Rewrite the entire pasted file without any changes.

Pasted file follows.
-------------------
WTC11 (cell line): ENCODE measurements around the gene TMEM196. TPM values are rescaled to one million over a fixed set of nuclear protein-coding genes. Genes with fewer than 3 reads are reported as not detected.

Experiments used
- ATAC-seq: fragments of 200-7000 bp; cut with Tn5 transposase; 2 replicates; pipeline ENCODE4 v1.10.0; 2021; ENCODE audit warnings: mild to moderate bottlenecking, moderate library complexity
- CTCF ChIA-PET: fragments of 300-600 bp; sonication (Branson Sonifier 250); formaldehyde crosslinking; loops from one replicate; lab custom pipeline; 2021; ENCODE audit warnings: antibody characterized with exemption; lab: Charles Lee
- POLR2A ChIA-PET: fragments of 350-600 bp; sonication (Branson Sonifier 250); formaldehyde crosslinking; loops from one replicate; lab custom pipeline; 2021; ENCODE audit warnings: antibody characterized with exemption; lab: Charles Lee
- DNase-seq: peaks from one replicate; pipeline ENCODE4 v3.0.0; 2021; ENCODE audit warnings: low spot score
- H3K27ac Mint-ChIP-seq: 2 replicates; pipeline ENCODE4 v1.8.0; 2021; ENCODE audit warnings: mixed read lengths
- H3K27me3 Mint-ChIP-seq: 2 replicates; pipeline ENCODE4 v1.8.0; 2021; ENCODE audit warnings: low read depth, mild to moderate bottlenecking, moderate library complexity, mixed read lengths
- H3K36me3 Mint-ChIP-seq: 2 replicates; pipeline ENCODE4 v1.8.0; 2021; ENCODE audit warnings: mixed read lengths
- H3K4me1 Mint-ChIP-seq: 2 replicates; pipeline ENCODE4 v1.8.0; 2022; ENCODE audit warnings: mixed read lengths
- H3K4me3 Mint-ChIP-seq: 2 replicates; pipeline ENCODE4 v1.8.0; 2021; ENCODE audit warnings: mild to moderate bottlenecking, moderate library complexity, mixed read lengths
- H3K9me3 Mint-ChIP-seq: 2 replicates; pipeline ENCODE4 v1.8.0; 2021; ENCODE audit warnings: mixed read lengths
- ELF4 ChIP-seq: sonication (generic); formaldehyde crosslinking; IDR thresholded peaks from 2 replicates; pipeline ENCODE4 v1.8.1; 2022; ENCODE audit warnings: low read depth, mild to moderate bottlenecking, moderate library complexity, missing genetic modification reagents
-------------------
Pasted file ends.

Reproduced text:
WTC11 (cell line): ENCODE measurements around the gene TMEM196. TPM values are rescaled to one million over a fixed set of nuclear protein-coding genes. Genes with fewer than 3 reads are reported as not detected.

Experiments used
- ATAC-seq: fragments of 200-7000 bp; cut with Tn5 transposase; 2 replicates; pipeline ENCODE4 v1.10.0; 2021; ENCODE audit warnings: mild to moderate bottlenecking, moderate library complexity
- CTCF ChIA-PET: fragments of 300-600 bp; sonication (Branson Sonifier 250); formaldehyde crosslinking; loops from one replicate; lab custom pipeline; 2021; ENCODE audit warnings: antibody characterized with exemption; lab: Charles Lee
- POLR2A ChIA-PET: fragments of 350-600 bp; sonication (Branson Sonifier 250); formaldehyde crosslinking; loops from one replicate; lab custom pipeline; 2021; ENCODE audit warnings: antibody characterized with exemption; lab: Charles Lee
- DNase-seq: peaks from one replicate; pipeline ENCODE4 v3.0.0; 2021; ENCODE audit warnings: low spot score
- H3K27ac Mint-ChIP-seq: 2 replicates; pipeline ENCODE4 v1.8.0; 2021; ENCODE audit warnings: mixed read lengths
- H3K27me3 Mint-ChIP-seq: 2 replicates; pipeline ENCODE4 v1.8.0; 2021; ENCODE audit warnings: low read depth, mild to moderate bottlenecking, moderate library complexity, mixed read lengths
- H3K36me3 Mint-ChIP-seq: 2 replicates; pipeline ENCODE4 v1.8.0; 2021; ENCODE audit warnings: mixed read lengths
- H3K4me1 Mint-ChIP-seq: 2 replicates; pipeline ENCODE4 v1.8.0; 2022; ENCODE audit warnings: mixed read lengths
- H3K4me3 Mint-ChIP-seq: 2 replicates; pipeline ENCODE4 v1.8.0; 2021; ENCODE audit warnings: mild to moderate bottlenecking, moderate library complexity, mixed read lengths
- H3K9me3 Mint-ChIP-seq: 2 replicates; pipeline ENCODE4 v1.8.0; 2021; ENCODE audit warnings: mixed read lengths
- ELF4 ChIP-seq: sonication (generic); formaldehyde crosslinking; IDR thresholded peaks from 2 replicates; pipeline ENCODE4 v1.8.1; 2022; ENCODE audit warnings: low read depth, mild to moderate bottlenecking, moderate library complexity, missing genetic modification reagents